Updating the VB IDE is automatic, but you must enable the C# IDE for the May 2006 CTP manually. If you don't enable the C# IDE, IntelliSense for LINQ language features doesn't work, you incur spurious build errors, and the editor decorates LINQ code with wavy red underlines. Run the C:\Program Files\LINQ Preview\Bin\Install C# IDE Support.vbs script to modify the editor. The Uninstall C# IDE Support.vbs script returns the editor to its original condition. Use the Add or Remove Programs tool to remove the LINQ May 2006 CTP bits and return VS 2005 or VB Express to its RTM condition.

LINQ, DLinq, and XLinq documentation has expanded dramatically. The installer adds a LINQ Preview choice to the Programs menu with pointers to 19 documents, which include LINQ, XLinq and DLinq Overviews and Hands-On Labs, and LINQ Over DataSet overviews for C# and VB. The menu also opens folders that contain C# and VB sample projects.

Bind DataGridViews to DLinq Data Sources
Emulating the data-binding and concurrency management capabilities of ADO.NET 2.0 typed DataSets is essential to the future success of DLinq in the VS "Orcas" release, especially among VB developers. Microsoft's DLinq Designer.doc technical paper shows you how to build the archetypical Customers-Orders-Order Details form from DataGridView controls bound to elements of a DLinq Data Source. The purpose of the DLinq Designer is to simplify creating DLinq DataContexts and Data Sources.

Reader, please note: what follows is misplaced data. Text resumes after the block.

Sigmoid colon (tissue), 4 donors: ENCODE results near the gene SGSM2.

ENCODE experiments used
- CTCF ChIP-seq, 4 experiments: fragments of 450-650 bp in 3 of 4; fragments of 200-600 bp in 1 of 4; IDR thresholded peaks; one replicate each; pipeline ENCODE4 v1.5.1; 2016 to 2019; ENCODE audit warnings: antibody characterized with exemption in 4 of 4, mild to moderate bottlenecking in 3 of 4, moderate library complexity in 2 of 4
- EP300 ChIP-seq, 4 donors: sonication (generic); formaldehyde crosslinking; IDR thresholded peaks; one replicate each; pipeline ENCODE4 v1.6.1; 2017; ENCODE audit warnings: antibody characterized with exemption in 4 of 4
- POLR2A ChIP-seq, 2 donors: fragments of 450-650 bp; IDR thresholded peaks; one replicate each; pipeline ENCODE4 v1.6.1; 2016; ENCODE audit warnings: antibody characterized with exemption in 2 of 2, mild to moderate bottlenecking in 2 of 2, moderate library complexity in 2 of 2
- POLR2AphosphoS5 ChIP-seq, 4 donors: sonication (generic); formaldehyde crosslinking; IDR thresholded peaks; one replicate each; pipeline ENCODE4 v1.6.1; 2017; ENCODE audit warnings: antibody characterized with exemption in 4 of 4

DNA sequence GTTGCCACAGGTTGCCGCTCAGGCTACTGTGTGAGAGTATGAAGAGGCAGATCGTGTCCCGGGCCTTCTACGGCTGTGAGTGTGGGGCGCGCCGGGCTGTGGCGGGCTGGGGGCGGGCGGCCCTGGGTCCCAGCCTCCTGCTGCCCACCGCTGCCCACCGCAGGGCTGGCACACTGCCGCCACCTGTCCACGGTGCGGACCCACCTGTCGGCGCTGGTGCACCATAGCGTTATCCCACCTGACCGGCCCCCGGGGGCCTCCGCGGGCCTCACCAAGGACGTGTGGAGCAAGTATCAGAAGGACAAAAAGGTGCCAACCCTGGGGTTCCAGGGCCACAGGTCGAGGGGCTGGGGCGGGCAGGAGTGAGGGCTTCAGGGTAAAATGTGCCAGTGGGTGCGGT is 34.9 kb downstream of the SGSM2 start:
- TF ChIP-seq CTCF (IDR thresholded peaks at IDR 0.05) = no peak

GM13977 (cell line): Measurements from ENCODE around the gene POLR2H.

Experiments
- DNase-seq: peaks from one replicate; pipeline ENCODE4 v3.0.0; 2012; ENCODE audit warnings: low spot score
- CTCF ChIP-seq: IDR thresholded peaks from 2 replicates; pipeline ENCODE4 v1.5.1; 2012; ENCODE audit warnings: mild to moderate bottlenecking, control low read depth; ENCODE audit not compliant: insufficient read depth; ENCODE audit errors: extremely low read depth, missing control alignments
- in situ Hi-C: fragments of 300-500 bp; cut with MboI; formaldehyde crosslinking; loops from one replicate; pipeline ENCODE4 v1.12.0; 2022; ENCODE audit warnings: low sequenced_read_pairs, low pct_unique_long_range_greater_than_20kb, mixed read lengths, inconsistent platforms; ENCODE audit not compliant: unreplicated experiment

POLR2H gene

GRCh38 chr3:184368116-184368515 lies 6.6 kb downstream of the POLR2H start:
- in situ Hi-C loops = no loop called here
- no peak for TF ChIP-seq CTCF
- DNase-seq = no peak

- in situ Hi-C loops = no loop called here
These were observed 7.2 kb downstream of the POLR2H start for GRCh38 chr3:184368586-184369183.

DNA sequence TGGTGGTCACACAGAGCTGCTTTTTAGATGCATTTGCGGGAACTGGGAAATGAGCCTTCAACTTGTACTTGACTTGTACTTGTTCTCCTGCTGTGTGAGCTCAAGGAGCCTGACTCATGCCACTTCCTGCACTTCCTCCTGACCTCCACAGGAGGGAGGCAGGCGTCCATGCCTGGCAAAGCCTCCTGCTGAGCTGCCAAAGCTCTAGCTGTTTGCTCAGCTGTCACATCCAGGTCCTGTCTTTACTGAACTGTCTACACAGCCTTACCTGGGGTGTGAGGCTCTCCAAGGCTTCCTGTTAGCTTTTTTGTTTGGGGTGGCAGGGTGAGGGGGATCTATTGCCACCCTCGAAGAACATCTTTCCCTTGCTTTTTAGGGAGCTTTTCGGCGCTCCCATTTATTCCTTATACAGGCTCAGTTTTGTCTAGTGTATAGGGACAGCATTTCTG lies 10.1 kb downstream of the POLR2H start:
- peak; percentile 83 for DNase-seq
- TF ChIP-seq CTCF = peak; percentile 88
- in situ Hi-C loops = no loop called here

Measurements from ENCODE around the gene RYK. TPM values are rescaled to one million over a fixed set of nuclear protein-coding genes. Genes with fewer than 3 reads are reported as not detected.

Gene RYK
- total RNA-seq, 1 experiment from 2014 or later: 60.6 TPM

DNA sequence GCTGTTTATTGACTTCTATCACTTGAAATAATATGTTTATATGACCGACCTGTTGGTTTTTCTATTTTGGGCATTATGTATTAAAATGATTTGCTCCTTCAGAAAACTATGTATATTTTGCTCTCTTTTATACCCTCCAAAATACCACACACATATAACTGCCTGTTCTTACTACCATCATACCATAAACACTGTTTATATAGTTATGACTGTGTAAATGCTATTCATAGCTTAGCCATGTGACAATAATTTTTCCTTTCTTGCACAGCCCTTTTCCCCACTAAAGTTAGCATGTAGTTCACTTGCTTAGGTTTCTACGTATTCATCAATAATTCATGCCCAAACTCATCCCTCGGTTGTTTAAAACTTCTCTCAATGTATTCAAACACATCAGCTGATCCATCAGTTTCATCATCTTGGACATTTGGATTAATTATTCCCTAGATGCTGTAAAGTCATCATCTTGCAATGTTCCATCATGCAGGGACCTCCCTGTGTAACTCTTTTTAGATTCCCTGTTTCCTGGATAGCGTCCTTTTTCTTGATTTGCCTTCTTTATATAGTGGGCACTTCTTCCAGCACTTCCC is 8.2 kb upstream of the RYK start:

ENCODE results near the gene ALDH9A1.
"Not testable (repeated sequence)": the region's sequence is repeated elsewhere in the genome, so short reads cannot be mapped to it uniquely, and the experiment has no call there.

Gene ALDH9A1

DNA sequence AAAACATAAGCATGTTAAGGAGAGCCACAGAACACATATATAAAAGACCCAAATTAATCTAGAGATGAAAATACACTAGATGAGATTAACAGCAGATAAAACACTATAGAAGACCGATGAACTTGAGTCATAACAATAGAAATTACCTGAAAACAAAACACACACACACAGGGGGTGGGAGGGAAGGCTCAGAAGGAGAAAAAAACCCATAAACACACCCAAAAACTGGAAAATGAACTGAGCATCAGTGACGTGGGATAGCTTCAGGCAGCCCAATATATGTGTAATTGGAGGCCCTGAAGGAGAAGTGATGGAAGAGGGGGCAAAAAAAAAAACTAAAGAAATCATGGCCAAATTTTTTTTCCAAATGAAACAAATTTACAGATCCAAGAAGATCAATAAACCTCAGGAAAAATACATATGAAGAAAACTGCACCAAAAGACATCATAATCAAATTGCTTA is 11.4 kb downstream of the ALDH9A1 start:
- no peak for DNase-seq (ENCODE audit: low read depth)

Surprisingly, current DLinq Data Sources don't solve the DataGridView data-binding problems I reported in my "Anomalies and Issues with VB 9.0 DLinq Code" blog post. In fact, a documentation omission and two errors in auto-generated VB code for the DataContext class complicate the process of emulating with DLinq the capabilities of DataGridView controls bound to typed DataSets.

Here are the simplest steps to test data-binding capabilities and OCCR behavior:

  1. Create a three-level hierarchical DLinq Data Source from the Northwind sample database.